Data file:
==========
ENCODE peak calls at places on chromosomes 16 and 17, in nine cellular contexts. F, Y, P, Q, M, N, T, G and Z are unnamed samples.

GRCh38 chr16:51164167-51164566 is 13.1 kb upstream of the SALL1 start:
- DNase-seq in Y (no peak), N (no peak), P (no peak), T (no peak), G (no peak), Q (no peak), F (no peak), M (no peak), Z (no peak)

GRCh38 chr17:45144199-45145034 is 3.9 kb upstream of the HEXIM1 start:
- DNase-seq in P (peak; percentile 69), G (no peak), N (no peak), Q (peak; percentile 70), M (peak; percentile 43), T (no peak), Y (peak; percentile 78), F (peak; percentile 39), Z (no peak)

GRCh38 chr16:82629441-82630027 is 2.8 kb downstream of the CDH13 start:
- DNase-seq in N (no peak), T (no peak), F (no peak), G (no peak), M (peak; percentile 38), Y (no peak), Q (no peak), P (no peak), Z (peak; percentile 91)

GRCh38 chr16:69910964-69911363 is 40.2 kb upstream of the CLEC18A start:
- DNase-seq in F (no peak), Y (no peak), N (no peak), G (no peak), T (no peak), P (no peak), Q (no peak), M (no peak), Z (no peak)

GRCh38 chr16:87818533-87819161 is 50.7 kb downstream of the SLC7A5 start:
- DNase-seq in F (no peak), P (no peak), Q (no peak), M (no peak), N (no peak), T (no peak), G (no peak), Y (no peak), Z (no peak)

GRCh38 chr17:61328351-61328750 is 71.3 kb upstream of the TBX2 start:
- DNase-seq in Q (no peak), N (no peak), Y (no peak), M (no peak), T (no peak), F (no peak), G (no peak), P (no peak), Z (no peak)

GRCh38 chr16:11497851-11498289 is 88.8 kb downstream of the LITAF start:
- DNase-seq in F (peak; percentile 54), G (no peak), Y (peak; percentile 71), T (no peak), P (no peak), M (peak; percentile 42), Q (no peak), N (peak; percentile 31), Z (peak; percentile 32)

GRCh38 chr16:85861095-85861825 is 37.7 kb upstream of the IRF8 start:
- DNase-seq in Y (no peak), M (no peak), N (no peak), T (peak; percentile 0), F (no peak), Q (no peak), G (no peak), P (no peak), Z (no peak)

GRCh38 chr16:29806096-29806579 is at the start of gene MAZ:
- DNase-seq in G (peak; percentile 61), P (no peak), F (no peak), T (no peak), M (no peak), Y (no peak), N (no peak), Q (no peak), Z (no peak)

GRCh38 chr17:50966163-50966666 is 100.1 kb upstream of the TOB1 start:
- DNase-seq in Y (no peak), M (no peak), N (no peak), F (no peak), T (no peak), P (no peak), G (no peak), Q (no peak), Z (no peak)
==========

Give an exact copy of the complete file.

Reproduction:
ENCODE peak calls at places on chromosomes 16 and 17, in nine cellular contexts. F, Y, P, Q, M, N, T, G and Z are unnamed samples.

GRCh38 chr16:51164167-51164566 is 13.1 kb upstream of the SALL1 start:
- DNase-seq in Y (no peak), N (no peak), P (no peak), T (no peak), G (no peak), Q (no peak), F (no peak), M (no peak), Z (no peak)

GRCh38 chr17:45144199-45145034 is 3.9 kb upstream of the HEXIM1 start:
- DNase-seq in P (peak; percentile 69), G (no peak), N (no peak), Q (peak; percentile 70), M (peak; percentile 43), T (no peak), Y (peak; percentile 78), F (peak; percentile 39), Z (no peak)

GRCh38 chr16:82629441-82630027 is 2.8 kb downstream of the CDH13 start:
- DNase-seq in N (no peak), T (no peak), F (no peak), G (no peak), M (peak; percentile 38), Y (no peak), Q (no peak), P (no peak), Z (peak; percentile 91)

GRCh38 chr16:69910964-69911363 is 40.2 kb upstream of the CLEC18A start:
- DNase-seq in F (no peak), Y (no peak), N (no peak), G (no peak), T (no peak), P (no peak), Q (no peak), M (no peak), Z (no peak)

GRCh38 chr16:87818533-87819161 is 50.7 kb downstream of the SLC7A5 start:
- DNase-seq in F (no peak), P (no peak), Q (no peak), M (no peak), N (no peak), T (no peak), G (no peak), Y (no peak), Z (no peak)

GRCh38 chr17:61328351-61328750 is 71.3 kb upstream of the TBX2 start:
- DNase-seq in Q (no peak), N (no peak), Y (no peak), M (no peak), T (no peak), F (no peak), G (no peak), P (no peak), Z (no peak)

GRCh38 chr16:11497851-11498289 is 88.8 kb downstream of the LITAF start:
- DNase-seq in F (peak; percentile 54), G (no peak), Y (peak; percentile 71), T (no peak), P (no peak), M (peak; percentile 42), Q (no peak), N (peak; percentile 31), Z (peak; percentile 32)

GRCh38 chr16:85861095-85861825 is 37.7 kb upstream of the IRF8 start:
- DNase-seq in Y (no peak), M (no peak), N (no peak), T (peak; percentile 0), F (no peak), Q (no peak), G (no peak), P (no peak), Z (no peak)

GRCh38 chr16:29806096-29806579 is at the start of gene MAZ:
- DNase-seq in G (peak; percentile 61), P (no peak), F (no peak), T (no peak), M (no peak), Y (no peak), N (no peak), Q (no peak), Z (no peak)

GRCh38 chr17:50966163-50966666 is 100.1 kb upstream of the TOB1 start:
- DNase-seq in Y (no peak), M (no peak), N (no peak), F (no peak), T (no peak), P (no peak), G (no peak), Q (no peak), Z (no peak)